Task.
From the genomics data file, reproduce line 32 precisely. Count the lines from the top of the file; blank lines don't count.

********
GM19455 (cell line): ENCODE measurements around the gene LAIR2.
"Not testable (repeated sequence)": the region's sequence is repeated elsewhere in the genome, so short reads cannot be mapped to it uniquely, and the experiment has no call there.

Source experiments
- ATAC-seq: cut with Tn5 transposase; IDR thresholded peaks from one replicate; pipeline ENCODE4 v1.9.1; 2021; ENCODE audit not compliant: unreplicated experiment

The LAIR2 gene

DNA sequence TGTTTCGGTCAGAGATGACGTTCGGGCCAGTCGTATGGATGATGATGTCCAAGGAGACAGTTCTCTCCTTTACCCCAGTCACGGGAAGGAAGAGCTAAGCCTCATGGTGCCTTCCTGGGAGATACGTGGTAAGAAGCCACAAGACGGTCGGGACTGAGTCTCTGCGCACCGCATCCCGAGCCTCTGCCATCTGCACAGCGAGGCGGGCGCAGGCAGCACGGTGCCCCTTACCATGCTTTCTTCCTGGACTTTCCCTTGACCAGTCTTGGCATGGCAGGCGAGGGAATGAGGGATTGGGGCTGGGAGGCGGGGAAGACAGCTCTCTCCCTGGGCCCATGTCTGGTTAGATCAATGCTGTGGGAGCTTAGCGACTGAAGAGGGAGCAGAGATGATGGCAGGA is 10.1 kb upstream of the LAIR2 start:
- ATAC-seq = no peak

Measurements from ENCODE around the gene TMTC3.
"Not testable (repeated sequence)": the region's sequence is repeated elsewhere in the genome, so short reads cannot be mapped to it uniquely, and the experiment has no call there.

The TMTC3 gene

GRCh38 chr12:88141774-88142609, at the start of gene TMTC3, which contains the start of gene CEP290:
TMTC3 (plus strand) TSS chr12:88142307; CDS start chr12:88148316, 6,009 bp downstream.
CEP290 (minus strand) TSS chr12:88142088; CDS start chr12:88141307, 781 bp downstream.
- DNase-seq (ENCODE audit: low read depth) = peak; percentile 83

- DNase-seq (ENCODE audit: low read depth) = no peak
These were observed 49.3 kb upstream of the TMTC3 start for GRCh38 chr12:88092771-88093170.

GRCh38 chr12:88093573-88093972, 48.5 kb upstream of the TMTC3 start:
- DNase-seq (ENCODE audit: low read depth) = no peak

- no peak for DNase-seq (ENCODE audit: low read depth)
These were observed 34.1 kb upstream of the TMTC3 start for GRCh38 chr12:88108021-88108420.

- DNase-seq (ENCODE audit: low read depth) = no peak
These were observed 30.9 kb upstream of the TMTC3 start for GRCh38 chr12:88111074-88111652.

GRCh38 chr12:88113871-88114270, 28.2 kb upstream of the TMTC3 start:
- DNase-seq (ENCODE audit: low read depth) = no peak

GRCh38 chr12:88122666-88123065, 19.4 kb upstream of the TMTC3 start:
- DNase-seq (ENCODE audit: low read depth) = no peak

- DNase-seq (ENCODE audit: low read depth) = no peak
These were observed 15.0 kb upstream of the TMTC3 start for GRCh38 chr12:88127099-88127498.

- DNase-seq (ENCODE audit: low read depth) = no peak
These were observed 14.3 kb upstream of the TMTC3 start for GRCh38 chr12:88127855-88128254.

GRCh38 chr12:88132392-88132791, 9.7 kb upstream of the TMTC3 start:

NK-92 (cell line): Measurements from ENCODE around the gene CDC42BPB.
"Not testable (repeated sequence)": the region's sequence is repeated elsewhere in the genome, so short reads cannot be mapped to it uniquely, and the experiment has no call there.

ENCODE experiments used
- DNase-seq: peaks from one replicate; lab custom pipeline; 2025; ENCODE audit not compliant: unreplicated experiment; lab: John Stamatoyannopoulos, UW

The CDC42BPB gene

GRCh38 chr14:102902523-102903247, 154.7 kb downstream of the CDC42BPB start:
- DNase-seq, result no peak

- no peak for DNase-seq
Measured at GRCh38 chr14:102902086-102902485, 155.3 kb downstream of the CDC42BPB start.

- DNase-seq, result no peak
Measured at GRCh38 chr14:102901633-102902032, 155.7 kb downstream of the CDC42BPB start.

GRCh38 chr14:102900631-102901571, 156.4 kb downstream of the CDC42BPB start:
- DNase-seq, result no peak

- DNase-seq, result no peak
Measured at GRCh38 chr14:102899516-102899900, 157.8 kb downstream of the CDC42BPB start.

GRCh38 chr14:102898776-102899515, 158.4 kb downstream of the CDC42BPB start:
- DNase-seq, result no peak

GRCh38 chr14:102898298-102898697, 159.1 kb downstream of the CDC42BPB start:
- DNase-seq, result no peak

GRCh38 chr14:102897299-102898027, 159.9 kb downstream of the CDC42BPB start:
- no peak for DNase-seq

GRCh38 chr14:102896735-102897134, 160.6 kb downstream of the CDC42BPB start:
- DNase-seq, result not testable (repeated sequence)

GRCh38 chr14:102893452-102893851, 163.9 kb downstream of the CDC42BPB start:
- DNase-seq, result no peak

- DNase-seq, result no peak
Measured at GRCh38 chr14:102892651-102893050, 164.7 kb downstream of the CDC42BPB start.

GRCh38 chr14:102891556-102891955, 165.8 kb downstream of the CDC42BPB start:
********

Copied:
NK-92 (cell line): Measurements from ENCODE around the gene CDC42BPB.